Increased Physical Access to Markets

Increasing market access is the largest area of TradeMark East Africa (TMEA)’s portfolio, with approximately 45% of TradeMark East Africa (TMEA)’s budget allocated to this area of work. Virtually all TradeMark East Africa (TMEA) activities in this area are designed to increase market access by reducing the cost of trade. This component can be further broken down into: 35% to increasing the capacity of the transport system; 9% to improving the efficiency of the transport system; and 0.4% to reducing transport regulatory costs.

Diagram: Increased market access logic and approximate budget allocations

increased-physical-access

By market access, TradeMark East Africa (TMEA) means the physical access of goods to markets, i.e. transport. The cost of this access is a component of the cost of the goods. Transport costs in East Africa (direct and indirect) are among the highest in the world. As a result, goods are more expensive for East Africans and less competitive for world markets. One key factor contributing to high transport costs is inadequate infrastructure that does not meet current and future traffic needs, resulting in congestion and delay. This delay has a cost. Even where the transport infrastructure is adequate, delay can result from inefficient use of assets. Key causes of unnecessary delay include low labour productivity, bureaucratic inefficiency, poor transport regulation, and corruption. Reducing such delays (whether due to inadequate infrastructure, inefficient use of that infrastructure, or poor transport policy) will reduce the cost of transport and thus increase the physical access of goods to markets, and therefore trade.

For these reasons, most of TradeMark East Africa (TMEA)’s activities in this area are designed to reduce unnecessary delay. Yet for our activities to actually have the intended outcome, certain assumptions must hold:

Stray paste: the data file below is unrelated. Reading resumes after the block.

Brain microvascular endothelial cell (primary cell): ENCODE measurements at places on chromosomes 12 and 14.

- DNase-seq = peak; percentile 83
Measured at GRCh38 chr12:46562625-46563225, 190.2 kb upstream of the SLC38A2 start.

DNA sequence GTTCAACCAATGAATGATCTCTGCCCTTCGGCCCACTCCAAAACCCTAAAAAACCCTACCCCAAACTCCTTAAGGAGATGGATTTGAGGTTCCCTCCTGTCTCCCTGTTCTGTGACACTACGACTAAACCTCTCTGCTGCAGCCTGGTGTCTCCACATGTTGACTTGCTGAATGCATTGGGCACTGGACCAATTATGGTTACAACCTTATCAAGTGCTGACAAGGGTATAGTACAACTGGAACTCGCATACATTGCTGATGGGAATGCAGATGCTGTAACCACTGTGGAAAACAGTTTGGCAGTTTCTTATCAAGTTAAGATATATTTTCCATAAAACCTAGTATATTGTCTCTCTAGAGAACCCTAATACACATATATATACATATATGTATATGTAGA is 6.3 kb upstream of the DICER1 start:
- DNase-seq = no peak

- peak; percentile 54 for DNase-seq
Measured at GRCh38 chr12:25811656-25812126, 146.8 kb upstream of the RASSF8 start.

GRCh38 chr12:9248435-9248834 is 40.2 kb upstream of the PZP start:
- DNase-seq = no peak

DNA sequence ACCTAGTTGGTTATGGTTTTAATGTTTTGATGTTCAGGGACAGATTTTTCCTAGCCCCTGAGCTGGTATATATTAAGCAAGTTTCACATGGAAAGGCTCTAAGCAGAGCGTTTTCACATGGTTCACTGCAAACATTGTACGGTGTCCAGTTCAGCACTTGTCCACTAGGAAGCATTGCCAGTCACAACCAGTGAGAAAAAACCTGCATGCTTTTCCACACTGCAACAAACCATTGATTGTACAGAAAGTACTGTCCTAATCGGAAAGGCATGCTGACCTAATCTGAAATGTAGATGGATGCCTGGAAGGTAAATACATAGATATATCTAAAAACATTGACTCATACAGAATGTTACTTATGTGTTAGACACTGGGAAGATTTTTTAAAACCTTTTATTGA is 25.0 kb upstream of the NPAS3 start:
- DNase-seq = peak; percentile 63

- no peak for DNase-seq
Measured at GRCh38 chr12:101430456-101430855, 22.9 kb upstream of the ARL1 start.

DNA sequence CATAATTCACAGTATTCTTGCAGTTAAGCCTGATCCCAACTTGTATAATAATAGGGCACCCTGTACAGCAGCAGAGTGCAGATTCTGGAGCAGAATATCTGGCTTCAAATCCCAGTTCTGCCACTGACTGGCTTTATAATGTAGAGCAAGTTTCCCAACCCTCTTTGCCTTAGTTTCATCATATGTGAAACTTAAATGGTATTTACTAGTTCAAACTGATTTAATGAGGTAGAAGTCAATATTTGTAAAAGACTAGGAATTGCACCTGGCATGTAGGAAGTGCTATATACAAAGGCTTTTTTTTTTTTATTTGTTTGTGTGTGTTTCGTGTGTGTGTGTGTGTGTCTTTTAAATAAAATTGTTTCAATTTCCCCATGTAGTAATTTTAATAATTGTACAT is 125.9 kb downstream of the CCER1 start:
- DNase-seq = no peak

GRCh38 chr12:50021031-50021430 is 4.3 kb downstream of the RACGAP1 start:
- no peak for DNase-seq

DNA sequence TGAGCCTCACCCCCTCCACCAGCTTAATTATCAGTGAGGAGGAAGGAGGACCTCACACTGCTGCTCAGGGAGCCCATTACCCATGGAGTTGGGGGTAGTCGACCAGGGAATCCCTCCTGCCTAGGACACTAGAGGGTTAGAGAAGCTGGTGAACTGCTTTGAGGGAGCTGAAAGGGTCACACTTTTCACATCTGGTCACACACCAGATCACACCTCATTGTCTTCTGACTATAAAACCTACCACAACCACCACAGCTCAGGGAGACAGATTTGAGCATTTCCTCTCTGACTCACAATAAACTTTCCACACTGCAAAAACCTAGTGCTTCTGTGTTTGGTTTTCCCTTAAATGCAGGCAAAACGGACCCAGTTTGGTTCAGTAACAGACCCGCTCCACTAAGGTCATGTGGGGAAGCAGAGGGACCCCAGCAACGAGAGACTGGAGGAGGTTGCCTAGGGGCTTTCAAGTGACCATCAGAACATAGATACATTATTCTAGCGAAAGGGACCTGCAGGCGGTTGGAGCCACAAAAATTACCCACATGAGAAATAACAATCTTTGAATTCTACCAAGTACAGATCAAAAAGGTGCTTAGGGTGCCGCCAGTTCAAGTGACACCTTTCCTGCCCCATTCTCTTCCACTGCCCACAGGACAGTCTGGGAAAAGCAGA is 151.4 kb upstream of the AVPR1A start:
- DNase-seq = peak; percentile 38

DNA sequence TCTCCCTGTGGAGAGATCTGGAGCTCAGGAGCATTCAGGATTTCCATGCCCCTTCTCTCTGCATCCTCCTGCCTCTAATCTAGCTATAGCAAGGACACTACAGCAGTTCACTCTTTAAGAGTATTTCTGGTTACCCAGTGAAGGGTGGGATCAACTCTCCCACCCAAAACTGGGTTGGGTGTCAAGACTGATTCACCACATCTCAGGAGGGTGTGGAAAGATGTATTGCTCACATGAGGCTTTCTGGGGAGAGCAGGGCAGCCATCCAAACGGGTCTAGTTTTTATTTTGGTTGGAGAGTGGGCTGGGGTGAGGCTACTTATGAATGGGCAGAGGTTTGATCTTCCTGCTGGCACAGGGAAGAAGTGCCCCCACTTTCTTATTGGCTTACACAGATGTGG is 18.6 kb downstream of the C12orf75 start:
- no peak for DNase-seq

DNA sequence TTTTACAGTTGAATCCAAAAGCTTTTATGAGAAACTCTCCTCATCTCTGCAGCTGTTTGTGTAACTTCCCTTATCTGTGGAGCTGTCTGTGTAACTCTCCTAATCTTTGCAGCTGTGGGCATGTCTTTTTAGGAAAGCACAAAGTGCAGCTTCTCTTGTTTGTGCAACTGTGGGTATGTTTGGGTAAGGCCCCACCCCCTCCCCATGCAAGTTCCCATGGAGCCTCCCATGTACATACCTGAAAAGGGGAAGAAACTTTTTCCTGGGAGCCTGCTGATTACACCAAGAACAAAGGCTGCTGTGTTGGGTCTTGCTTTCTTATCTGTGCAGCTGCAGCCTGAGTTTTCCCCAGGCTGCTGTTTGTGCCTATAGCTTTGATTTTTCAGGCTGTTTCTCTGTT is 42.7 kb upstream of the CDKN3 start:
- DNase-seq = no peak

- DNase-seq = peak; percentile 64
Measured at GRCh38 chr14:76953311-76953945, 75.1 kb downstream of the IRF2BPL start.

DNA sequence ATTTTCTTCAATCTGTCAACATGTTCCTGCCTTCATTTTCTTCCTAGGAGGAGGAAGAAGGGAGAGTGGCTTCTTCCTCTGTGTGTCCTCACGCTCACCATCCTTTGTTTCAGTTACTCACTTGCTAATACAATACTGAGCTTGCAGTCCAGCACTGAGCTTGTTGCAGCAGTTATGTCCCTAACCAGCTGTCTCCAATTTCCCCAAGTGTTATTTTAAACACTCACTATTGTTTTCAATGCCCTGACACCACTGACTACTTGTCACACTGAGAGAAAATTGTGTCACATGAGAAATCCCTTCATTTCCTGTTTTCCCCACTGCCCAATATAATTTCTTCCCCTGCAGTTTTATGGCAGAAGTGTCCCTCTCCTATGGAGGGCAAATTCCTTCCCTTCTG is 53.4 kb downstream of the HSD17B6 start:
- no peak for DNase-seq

1. The activities must actually result in time savings (delay reductions).

2. The value of those time savings must be greater than the cost required to achieve those savings.

3. The net savings must be passed along from transport services providers to consumers via the price of transported goods.

4. The resulting price reductions must induce additional trade in those goods (that is, the demand curve must be elastic).

Any break in the logic chain will reduce the ultimate impact of TradeMark East Africa (TMEA)’s activities on trade. TradeMark East Africa (TMEA) is funding research to deepen the understanding of staff and partners alike of these issues. In particular, TradeMark East Africa (TMEA) is interested in gaining insights into the assumption that decreased transportation time leads to decreased transportation costs.

The table below outlines examples of TradeMark East Africa (TMEA)’s work under this strategic impact area.

Strategic outcome

Examples of contributing projects

Examples of the type of contribution expected (end of project outcomes)

Increased capacity of transport infrastructure

OSBP construction; port berths

Total number: 16

Greater trade throughput at borders and ports

Improved efficiency of transport infrastructure

IBM at OSBPs; Productivity Improvement Project at Mombasa; BRN Part A at Dar es Salaam

Total number: 17

Greater trade throughput at borders and ports

Reduced transport regulatory costs

Revision of port regulations and law in Kenya; harmonization of transport regulation in EAC

Total number: 14

Enabling legal and regulatory framework for capacity and efficiency interventions at specific points